In addition to the PIC, JCCIC and JTF-NCR, numerous agencies coordinated on security for the events of inaugural week.  Because the Department of Homeland Security designates the presidential inaugurals as a National Special Security Events (NSSEs), the Secret Service is the lead agency. (PDF)  The Department of Homeland Security reported on Jan. 16 that, "The U.S. Secret Service has established a Presidential Inaugural Multi-Agency Communications Center, which will host representatives from 42 agencies, including law enforcement, utility companies, transit authorities, and the military."  Lessons learned from the 2009 inaugural were incorporated into planning for the 57th Inaugural (PDF, +).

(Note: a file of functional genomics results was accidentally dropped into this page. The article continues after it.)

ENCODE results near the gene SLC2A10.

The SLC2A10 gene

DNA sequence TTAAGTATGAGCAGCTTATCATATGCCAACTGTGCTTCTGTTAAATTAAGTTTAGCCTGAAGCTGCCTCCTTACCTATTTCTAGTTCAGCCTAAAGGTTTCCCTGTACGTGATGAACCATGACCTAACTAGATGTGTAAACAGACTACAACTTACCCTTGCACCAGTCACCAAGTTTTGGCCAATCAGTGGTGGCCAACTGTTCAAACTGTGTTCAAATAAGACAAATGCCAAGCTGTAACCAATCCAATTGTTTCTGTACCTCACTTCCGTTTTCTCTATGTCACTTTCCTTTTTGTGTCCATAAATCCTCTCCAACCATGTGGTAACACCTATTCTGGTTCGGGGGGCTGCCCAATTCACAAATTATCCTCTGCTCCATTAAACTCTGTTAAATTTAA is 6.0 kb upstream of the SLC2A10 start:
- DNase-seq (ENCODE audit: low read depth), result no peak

Complementing the official activities many groups organized inaugural balls and events (1, 2, 3).  The hundreds of thousands of people who traveled to Washington, DC for the ceremonies challenged transportation and communication services (1, 2) but also boosted area hotels and businesses (+).  Finally, news organizations devoted significant resources to bringing coverage to their audiences (+).

Estimates are that more than 800,000 and possibly as many as one million people attended the 2013 ceremonies; by comparison the commonly cited number for 2009 is 1.8 million.